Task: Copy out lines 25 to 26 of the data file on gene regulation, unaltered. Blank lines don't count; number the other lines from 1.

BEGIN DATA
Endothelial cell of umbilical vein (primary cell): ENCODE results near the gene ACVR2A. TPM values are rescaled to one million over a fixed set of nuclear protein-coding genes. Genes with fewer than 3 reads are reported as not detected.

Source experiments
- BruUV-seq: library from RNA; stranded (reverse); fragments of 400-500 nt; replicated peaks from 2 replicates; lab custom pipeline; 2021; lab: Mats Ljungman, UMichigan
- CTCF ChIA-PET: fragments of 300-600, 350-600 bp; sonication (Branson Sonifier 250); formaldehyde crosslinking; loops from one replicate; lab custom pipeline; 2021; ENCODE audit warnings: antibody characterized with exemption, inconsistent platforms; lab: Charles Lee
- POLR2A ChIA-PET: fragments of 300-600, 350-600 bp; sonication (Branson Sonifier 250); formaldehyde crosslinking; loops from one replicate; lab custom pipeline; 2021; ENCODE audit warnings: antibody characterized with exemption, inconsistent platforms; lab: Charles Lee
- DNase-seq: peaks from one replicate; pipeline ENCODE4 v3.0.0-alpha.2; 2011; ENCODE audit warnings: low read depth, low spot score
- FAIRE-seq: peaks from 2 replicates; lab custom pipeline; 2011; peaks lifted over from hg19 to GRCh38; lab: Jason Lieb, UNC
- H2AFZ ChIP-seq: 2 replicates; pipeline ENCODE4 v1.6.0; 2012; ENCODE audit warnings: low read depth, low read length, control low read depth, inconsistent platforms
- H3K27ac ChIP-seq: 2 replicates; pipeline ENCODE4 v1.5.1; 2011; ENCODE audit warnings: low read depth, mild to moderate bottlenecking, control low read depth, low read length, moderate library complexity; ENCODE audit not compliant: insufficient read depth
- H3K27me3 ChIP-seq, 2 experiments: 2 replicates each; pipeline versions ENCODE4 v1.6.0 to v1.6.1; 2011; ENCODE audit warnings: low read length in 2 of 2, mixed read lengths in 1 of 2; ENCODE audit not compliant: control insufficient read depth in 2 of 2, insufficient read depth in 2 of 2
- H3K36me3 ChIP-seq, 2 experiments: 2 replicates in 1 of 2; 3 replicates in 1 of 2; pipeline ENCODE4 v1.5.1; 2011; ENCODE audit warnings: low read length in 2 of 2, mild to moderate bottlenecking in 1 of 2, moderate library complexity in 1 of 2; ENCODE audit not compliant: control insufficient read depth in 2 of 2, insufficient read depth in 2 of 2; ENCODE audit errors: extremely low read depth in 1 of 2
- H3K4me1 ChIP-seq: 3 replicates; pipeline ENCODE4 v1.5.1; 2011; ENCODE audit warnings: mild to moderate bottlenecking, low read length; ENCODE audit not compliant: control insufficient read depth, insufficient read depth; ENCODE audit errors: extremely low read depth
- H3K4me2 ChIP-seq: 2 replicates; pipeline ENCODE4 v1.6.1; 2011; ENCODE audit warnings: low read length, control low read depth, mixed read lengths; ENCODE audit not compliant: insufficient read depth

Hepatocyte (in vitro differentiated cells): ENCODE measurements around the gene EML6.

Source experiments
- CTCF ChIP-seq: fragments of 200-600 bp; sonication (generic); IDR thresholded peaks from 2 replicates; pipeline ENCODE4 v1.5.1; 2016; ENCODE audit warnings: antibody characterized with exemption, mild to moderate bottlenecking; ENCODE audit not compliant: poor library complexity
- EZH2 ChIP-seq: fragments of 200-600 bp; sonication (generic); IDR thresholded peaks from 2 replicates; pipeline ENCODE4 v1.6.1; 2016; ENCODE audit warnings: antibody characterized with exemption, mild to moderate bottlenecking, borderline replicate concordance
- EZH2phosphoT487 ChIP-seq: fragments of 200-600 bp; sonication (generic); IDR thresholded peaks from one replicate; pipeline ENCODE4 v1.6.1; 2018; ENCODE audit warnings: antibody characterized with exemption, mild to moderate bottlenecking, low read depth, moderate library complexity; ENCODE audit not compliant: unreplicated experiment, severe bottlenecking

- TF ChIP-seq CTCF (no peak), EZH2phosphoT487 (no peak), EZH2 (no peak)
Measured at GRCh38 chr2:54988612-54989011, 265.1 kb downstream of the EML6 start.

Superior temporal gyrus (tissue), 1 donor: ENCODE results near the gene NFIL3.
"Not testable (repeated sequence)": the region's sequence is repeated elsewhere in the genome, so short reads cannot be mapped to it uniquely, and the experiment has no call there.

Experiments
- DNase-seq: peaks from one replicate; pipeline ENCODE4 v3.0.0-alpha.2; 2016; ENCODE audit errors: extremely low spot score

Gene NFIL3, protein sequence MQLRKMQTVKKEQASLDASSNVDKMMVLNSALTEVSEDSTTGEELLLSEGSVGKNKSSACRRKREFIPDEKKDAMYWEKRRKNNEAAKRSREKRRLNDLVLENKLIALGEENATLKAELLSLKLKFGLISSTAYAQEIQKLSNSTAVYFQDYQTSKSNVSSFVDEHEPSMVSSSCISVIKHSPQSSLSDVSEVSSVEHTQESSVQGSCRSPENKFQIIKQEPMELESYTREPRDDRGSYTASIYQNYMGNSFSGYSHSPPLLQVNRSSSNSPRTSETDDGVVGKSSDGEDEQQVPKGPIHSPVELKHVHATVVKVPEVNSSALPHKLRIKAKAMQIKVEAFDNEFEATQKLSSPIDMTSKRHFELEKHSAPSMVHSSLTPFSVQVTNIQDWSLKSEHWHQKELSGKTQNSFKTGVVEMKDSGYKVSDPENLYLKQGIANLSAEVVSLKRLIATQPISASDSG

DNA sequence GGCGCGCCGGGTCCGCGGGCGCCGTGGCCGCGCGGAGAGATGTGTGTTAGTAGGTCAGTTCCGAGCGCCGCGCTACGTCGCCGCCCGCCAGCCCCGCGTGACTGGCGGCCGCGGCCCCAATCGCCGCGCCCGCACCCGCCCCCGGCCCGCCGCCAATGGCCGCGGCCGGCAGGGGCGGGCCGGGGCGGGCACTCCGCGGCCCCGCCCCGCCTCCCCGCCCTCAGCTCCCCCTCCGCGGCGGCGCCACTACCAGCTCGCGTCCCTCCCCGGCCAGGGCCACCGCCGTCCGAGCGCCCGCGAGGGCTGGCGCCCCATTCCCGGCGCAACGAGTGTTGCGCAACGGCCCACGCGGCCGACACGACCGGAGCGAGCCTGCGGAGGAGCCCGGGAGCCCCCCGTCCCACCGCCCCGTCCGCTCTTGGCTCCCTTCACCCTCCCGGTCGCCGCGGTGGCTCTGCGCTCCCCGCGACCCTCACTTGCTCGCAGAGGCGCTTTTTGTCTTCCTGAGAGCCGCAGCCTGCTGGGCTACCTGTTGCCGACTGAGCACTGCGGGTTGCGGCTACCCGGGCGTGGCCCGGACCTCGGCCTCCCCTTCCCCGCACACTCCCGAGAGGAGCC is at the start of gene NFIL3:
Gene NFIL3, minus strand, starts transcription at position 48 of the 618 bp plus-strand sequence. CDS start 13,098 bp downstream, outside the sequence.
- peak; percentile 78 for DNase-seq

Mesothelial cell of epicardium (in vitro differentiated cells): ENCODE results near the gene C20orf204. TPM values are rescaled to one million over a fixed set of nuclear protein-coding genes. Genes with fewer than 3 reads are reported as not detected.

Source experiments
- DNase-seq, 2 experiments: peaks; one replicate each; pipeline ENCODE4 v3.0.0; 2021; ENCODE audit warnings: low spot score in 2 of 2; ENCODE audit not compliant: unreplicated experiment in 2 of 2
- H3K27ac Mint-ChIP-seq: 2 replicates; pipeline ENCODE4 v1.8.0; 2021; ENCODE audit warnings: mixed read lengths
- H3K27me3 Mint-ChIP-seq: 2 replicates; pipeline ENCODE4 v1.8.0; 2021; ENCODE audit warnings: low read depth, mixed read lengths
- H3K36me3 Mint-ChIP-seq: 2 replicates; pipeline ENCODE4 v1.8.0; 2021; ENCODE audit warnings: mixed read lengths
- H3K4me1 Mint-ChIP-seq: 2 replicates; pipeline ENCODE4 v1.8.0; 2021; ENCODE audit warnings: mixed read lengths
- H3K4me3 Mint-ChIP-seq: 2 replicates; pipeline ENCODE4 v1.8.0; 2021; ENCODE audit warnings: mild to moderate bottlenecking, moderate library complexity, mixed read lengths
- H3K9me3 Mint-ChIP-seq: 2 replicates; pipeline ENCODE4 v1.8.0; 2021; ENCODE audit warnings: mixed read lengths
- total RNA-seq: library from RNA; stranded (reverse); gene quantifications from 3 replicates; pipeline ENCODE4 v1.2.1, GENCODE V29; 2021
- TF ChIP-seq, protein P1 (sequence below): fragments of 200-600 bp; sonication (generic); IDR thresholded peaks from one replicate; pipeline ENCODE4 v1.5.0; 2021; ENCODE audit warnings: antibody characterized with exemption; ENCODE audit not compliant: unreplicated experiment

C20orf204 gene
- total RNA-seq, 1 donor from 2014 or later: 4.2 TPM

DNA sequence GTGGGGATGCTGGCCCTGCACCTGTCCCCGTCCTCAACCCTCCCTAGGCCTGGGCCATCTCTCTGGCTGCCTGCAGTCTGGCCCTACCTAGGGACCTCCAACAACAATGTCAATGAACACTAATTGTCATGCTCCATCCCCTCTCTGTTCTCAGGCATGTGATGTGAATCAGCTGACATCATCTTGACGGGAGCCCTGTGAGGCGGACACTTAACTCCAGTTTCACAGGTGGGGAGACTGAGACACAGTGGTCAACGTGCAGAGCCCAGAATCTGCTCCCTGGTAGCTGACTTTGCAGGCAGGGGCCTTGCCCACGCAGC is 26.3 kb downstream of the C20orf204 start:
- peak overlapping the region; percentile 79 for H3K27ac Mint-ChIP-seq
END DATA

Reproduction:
Gene NFIL3, protein sequence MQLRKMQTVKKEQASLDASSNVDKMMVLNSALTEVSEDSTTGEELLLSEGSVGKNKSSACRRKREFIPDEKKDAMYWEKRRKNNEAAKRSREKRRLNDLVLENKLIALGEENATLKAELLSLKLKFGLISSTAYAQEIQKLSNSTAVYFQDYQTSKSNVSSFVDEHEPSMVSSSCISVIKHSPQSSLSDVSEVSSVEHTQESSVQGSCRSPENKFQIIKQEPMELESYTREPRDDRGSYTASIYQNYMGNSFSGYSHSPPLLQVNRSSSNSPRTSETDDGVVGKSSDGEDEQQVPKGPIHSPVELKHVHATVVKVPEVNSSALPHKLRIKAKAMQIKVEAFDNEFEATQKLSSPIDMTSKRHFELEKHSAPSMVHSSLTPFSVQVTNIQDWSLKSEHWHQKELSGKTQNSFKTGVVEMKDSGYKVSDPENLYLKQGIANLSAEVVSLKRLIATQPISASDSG

DNA sequence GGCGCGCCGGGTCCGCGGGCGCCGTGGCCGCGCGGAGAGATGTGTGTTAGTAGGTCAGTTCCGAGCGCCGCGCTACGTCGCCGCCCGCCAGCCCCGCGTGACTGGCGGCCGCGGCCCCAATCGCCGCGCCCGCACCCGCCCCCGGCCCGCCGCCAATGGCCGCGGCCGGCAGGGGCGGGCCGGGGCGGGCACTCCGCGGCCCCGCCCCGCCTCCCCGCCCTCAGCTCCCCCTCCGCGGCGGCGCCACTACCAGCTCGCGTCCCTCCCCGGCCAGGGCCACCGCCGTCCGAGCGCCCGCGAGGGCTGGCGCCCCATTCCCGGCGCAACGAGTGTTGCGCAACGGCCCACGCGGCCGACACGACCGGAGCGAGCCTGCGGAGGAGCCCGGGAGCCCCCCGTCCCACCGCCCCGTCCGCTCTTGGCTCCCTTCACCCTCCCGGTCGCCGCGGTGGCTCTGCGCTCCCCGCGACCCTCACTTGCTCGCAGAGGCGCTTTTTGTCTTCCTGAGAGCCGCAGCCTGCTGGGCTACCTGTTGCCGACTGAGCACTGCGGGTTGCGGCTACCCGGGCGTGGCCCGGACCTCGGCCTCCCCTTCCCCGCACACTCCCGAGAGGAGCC is at the start of gene NFIL3: